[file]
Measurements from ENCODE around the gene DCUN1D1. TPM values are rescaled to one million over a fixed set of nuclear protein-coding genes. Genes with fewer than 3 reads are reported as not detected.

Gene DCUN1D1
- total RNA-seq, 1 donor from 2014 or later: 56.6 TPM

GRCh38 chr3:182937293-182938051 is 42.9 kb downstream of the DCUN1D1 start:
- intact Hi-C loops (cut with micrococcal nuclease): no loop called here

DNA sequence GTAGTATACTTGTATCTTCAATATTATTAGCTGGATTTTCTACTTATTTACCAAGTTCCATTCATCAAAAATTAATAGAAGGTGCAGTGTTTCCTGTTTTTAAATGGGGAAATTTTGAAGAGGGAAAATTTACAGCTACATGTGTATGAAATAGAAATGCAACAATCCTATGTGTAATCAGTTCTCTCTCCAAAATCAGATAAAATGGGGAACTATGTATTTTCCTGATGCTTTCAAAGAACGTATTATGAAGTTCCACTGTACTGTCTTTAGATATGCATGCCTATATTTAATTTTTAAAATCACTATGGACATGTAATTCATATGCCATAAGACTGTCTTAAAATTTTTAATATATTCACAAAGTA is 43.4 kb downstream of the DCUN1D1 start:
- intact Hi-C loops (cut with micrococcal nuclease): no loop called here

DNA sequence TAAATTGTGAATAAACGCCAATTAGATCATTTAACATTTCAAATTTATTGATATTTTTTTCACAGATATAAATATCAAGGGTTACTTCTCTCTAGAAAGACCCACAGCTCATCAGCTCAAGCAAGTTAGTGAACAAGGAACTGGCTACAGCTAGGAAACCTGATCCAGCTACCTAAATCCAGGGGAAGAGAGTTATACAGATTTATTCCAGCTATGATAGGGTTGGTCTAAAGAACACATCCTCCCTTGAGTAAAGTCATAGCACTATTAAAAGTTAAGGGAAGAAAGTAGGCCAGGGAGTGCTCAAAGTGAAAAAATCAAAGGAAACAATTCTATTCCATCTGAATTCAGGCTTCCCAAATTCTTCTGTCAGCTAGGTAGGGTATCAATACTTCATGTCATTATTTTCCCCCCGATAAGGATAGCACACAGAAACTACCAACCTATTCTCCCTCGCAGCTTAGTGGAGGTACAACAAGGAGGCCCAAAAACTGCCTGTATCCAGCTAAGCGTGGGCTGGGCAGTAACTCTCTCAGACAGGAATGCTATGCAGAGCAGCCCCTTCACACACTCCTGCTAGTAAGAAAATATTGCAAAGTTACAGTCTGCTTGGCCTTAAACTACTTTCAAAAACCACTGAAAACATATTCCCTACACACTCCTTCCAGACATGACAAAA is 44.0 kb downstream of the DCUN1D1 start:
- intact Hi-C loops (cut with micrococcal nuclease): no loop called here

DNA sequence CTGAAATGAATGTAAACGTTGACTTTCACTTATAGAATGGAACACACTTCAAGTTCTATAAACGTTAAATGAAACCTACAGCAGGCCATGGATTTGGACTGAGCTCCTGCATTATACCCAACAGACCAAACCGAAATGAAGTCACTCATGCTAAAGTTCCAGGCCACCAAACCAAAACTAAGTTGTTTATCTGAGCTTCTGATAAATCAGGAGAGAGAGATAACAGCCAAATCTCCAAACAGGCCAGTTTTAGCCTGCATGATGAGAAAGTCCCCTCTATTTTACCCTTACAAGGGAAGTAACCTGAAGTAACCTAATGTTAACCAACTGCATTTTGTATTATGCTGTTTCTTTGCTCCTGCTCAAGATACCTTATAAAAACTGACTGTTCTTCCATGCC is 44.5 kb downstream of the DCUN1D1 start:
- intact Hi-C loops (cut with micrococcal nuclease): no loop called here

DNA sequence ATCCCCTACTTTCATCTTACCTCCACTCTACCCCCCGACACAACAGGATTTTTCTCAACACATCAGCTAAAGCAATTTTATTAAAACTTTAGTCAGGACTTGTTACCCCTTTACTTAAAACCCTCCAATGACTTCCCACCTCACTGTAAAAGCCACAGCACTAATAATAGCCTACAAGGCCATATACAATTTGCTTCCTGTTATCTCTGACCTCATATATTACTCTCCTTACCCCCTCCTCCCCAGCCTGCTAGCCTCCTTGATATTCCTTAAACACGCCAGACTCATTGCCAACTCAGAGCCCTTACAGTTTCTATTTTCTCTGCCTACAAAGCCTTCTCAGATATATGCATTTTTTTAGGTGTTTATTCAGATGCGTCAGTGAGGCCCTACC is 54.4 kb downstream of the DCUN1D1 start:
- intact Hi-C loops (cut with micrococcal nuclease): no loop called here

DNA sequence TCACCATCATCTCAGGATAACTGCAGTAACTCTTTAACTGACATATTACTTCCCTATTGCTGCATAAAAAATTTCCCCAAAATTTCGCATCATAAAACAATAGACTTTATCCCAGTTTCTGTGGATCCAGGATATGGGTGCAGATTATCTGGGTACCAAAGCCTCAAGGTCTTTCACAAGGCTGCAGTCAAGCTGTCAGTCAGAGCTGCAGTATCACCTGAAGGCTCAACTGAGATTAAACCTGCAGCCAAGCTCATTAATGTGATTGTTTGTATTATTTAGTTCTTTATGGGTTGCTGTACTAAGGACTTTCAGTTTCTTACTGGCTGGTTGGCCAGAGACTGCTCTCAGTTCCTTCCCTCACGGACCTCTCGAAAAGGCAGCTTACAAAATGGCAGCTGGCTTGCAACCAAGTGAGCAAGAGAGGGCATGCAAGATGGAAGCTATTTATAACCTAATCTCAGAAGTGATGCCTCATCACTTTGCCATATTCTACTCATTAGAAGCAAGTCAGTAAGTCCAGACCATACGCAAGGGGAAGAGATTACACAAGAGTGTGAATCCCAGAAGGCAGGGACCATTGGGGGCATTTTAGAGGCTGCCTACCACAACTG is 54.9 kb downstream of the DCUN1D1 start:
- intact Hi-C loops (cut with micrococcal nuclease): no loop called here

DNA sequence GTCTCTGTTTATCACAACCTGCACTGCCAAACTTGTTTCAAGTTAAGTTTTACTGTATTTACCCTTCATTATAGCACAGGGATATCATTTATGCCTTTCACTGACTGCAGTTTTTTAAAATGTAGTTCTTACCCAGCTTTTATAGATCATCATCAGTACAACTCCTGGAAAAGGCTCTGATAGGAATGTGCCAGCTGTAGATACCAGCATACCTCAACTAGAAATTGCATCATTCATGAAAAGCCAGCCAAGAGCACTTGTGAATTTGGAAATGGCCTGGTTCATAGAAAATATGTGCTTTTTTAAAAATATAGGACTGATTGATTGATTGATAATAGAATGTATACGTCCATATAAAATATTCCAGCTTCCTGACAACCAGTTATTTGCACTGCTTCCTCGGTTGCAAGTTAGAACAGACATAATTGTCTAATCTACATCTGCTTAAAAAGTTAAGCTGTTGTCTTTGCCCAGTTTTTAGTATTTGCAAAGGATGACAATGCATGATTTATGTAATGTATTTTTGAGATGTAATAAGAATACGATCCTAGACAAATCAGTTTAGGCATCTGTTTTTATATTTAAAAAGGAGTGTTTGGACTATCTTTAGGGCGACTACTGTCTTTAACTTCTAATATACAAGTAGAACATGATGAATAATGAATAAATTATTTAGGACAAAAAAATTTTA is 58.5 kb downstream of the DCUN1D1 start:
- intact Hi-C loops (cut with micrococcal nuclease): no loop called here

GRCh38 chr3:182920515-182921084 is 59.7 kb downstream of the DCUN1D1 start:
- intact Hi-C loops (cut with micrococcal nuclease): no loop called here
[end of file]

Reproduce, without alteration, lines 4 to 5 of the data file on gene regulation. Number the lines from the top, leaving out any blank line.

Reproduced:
GRCh38 chr3:182937293-182938051 is 42.9 kb downstream of the DCUN1D1 start:
- intact Hi-C loops (cut with micrococcal nuclease): no loop called here